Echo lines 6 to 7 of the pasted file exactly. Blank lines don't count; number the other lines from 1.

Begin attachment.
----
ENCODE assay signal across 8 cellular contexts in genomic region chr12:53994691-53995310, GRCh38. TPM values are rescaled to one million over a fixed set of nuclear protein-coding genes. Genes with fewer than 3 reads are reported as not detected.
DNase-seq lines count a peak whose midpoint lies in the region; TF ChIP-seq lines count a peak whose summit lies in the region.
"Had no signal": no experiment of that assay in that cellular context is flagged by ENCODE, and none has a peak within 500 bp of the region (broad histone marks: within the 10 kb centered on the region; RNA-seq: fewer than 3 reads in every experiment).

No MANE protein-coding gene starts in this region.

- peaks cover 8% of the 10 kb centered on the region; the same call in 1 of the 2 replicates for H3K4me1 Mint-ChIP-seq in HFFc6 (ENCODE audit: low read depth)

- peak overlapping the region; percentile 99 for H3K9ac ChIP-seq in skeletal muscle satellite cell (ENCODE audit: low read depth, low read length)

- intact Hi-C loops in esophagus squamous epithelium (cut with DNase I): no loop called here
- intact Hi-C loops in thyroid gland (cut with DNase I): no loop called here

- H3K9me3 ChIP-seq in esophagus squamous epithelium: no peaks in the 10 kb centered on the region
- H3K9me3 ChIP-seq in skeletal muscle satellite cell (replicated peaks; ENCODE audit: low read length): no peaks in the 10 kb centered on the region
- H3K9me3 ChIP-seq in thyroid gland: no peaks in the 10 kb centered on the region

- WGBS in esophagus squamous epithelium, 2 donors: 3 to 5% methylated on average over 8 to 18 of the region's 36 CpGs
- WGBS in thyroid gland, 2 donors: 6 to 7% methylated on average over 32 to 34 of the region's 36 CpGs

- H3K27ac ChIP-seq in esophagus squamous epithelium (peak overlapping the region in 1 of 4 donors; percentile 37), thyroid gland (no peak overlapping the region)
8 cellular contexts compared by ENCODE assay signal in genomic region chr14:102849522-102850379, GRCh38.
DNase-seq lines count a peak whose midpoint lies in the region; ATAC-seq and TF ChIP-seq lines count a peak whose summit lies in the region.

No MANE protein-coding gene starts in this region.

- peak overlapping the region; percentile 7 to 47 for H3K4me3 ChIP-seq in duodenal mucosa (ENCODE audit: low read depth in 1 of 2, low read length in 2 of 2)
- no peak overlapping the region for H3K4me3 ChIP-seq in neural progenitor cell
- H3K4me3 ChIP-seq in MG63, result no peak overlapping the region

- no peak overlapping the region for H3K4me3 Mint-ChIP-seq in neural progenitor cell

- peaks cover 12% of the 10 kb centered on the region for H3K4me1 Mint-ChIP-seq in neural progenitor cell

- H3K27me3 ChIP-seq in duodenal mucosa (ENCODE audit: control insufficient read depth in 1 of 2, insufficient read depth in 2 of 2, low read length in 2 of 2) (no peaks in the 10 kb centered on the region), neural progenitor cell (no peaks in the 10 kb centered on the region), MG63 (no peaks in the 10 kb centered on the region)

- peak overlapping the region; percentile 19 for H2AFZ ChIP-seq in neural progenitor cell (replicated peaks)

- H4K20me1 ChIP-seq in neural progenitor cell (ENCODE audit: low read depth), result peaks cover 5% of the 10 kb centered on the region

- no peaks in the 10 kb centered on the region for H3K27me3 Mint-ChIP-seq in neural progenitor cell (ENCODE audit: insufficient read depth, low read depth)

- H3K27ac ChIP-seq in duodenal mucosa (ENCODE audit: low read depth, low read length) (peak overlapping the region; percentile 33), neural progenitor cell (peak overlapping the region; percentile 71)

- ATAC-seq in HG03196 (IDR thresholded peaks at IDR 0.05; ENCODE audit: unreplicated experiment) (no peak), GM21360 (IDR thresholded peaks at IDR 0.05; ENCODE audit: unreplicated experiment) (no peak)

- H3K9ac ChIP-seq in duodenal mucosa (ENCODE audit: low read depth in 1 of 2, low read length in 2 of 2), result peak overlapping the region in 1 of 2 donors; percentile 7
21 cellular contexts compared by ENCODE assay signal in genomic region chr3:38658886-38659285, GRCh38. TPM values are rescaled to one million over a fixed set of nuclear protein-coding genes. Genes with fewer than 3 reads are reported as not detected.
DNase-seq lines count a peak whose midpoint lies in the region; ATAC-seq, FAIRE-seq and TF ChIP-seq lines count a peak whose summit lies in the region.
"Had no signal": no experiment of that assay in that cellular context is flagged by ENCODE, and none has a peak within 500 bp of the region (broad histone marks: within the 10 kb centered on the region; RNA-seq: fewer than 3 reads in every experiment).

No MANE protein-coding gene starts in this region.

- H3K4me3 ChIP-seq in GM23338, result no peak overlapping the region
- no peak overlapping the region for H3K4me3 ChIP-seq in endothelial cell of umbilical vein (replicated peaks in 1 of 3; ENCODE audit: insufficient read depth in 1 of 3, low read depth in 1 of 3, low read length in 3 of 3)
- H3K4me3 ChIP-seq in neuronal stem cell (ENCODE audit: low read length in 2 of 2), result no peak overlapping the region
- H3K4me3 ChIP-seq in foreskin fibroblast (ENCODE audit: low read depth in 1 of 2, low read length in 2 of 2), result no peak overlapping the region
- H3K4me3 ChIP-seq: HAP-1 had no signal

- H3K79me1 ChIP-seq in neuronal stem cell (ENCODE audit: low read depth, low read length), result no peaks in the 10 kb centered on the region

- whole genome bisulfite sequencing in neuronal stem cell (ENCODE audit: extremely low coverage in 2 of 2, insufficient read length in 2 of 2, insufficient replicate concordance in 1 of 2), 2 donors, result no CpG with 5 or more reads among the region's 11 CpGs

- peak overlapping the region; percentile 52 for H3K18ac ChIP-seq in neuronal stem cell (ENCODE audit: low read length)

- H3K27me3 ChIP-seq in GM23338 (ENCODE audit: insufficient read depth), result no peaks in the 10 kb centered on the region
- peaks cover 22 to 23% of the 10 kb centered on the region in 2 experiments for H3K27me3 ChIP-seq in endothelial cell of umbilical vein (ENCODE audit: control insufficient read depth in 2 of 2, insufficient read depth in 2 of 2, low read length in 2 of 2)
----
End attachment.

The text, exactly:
- peak overlapping the region; percentile 99 for H3K9ac ChIP-seq in skeletal muscle satellite cell (ENCODE audit: low read depth, low read length)

- intact Hi-C loops in esophagus squamous epithelium (cut with DNase I): no loop called here